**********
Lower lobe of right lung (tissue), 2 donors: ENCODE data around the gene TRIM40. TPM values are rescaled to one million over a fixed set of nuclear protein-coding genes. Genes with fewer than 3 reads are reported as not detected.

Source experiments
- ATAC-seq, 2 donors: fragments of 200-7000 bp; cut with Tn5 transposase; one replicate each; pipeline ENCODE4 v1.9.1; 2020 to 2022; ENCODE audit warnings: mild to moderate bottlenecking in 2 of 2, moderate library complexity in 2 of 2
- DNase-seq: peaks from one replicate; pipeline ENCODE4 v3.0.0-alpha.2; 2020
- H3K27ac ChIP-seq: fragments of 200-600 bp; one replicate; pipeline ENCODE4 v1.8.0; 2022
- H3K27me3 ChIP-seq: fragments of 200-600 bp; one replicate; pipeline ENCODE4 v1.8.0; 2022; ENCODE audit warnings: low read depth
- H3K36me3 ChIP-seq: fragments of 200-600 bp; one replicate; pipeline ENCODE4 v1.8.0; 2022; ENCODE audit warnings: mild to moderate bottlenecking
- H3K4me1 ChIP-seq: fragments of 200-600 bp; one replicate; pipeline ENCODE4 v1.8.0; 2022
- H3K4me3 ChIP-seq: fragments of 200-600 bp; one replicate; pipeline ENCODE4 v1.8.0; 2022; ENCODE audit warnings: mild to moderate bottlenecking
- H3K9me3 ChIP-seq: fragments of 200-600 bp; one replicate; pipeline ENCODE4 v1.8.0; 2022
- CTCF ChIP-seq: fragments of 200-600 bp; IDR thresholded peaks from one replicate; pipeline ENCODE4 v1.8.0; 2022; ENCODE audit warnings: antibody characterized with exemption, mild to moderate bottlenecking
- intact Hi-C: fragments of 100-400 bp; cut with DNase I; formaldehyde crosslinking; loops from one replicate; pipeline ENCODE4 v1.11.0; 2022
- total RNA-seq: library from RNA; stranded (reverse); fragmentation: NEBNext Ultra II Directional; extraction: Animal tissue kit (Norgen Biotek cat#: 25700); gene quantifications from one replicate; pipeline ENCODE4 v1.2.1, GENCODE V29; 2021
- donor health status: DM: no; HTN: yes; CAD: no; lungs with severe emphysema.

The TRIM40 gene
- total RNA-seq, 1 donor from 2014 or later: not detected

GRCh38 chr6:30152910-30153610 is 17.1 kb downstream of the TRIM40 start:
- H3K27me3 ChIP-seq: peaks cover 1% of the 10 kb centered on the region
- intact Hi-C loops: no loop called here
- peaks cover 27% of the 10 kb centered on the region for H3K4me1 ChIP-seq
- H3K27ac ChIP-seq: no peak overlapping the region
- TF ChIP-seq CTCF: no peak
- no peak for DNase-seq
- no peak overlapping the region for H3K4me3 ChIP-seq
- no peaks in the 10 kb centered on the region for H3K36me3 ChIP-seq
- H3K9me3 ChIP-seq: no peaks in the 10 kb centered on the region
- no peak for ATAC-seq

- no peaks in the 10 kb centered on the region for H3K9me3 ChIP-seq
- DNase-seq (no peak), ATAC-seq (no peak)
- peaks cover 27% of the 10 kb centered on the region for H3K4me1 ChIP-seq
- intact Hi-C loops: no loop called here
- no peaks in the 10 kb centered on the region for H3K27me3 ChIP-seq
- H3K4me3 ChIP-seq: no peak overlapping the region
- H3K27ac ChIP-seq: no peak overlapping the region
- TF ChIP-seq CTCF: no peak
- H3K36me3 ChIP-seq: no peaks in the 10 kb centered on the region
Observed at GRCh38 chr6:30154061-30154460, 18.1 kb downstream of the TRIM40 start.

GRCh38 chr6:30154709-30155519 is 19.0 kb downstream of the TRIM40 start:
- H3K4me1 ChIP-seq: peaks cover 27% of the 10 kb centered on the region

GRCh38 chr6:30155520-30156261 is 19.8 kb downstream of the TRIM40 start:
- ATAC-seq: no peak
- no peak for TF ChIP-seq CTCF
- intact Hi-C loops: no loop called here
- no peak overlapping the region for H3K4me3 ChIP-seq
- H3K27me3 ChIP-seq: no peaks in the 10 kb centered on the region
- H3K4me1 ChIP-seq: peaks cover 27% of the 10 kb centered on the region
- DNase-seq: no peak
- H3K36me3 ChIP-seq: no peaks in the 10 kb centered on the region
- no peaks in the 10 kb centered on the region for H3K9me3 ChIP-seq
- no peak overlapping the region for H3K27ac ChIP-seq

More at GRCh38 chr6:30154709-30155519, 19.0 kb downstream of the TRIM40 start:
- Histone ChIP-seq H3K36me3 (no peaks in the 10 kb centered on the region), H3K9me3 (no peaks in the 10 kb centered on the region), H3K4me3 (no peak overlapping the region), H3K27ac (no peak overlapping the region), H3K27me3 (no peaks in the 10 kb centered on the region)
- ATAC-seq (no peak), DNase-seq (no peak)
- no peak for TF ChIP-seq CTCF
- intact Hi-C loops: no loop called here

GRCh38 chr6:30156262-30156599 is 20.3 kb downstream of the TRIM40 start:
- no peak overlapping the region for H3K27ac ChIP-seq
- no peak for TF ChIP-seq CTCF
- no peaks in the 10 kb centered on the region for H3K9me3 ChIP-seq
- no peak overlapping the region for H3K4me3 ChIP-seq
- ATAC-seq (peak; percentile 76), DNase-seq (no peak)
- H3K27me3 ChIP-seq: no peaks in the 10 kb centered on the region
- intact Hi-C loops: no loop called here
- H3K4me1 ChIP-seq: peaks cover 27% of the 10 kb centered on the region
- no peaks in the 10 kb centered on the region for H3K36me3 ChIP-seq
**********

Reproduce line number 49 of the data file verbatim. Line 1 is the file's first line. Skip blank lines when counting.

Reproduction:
- no peaks in the 10 kb centered on the region for H3K9me3 ChIP-seq